Greene County News
FAIRBORN — When competing in college sports at a Division I level, it can be a tough adjustment for athletes when their first season commences. Wright State freshman cross country runner Nathan Dunn has quickly proven he has the poise of an upperclassman.
Endurance sports are a staple in Dunn’s family with his sister running cross country for Covington high school and his parents competing in triathlons in addition to running events.
During his first season running for Covington, Dunn realized it was something he had a passion to keep pursuing.
“My freshman year of high school I started to see that there are results that pay off from running a lot. From there it almost turned into an addiction, as in trying to get better and to the next level.”
Saying that Dunn’s debut meet for the Raiders was a success would be an understatement. He eclipsed the previous school record in the 6K by over 30 seconds with a blazing 19:09 time at the Queen City Invitational contested in September.
Dunn has continued the blistering pace by running the fastest time for WSU in all five of his meets this season, including a 25:28.4 personal best in the 8k at last Friday’s Jenna Strong Fall Classic in Wilmington.
With the productive results, it’s no surprise that head coach Rick Williamson feels Dunn fits the mold of former Raider greats on the cross country paths like Dan Shafer and Jason Bruns.
Part of the success can be attributed to interval workouts that present physical and mental challenges, according to Dunn.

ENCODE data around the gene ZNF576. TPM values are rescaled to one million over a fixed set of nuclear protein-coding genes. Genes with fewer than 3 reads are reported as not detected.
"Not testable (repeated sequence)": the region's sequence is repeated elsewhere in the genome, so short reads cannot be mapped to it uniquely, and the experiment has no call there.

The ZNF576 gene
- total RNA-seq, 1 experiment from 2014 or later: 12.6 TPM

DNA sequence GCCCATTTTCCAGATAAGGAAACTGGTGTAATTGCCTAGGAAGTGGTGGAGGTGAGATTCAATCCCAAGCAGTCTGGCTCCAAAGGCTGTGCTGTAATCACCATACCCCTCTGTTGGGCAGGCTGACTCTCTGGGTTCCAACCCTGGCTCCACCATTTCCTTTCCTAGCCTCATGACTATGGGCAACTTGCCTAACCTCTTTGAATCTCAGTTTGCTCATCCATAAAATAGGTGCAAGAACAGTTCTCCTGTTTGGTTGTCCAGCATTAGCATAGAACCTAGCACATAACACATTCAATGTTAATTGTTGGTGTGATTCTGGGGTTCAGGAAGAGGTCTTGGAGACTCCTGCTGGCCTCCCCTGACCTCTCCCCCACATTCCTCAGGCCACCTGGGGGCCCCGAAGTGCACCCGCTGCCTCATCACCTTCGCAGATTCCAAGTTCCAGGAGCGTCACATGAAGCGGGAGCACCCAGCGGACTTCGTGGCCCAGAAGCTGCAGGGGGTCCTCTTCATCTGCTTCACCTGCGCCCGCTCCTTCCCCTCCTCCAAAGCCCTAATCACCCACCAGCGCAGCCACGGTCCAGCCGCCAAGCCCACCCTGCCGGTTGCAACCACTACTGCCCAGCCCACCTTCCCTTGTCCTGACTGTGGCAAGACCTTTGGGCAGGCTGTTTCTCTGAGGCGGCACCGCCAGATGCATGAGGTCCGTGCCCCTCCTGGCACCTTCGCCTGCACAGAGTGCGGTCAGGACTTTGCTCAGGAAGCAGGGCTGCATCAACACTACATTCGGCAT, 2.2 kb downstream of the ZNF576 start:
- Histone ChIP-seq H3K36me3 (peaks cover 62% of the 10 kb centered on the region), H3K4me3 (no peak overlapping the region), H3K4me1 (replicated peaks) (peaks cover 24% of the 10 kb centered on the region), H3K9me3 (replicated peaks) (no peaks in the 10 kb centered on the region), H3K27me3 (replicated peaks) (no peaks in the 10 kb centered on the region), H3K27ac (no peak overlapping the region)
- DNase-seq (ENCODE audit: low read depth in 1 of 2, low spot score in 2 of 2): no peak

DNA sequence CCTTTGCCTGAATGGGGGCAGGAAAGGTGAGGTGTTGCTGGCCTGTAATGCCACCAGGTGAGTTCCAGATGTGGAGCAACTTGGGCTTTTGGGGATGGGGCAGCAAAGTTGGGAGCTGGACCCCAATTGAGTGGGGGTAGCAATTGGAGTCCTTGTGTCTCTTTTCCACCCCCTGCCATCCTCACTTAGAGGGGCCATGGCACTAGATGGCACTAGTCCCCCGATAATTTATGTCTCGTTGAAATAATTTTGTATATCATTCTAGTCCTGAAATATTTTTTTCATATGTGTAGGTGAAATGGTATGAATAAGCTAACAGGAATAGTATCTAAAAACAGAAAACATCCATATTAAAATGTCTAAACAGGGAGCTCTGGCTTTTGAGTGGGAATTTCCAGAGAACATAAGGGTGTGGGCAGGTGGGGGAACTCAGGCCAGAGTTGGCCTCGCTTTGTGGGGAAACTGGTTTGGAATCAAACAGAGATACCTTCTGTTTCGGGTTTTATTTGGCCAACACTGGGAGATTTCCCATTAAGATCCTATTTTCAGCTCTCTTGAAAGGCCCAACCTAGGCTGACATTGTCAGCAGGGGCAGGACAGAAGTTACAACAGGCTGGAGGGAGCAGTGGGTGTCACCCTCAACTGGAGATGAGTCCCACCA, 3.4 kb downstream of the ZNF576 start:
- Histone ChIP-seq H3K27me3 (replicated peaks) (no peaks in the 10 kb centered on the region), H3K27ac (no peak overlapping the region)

“We hit the wall in the middle of the workouts, and then you’ve got to tell your mind to push your body past the limit,” Dunn said. “You get stronger as a runner when you do that.”
Aside from the hitting the wall workouts, Dunn respects Williamson for helping him become a better person outside of athletics.
“Coach (Williamson) helps us deal with daily life situations and wants us to get good grades because that comes first on our team,” Dunn said. “That comes in handy for working hard in the real world.”
Cross country, especially at a collegiate level, can be unpredictable with the hurdles runners will face such as poor weather conditions or simply not feeling good on a given day. Based on Dunn’s strong performances, it appears this has fazed him little, which is a quality that stands out to Williamson.
“Nate is super steady. He is very even keeled about everything and never gets too high or low,” Williamson said. “He simply has a very mature outlook on this sport.”
Dunn feels another positive of running for WSU is the harmony of the team despite a competitive atmosphere.
“We stick up for each other and push each other during workouts. We’re a very competitive group of individuals,” Dunn said. “When we’re faced head to head we’ll try to beat each other, but in the end we’re just buds.”
Next Saturday WSU will compete in Kenosha, Wisconsin, at the Horizon League championship meet. With his final sprint of the season ahead, Dunn is confident he and is teammates can make it a fast one.
“There are a lot of great runners in this league, and if we could finish mid-pack that would be an accomplishment,” Dunn said. “Individually if I could get top-15 and All-Horizon League that would be awesome. That would take a lot of effort, but anything is possible.”
However this season concludes for Dunn, he has a long run remaining for the Raiders in cross country and on the track.
“The sky is the limit for Nathan and the rest of the men’s team in the future,” Williamson said. “They have already turned the culture around, and they will continue to build and grow.”
Story courtesy of Alan Hieber and Wright State University Athletics.
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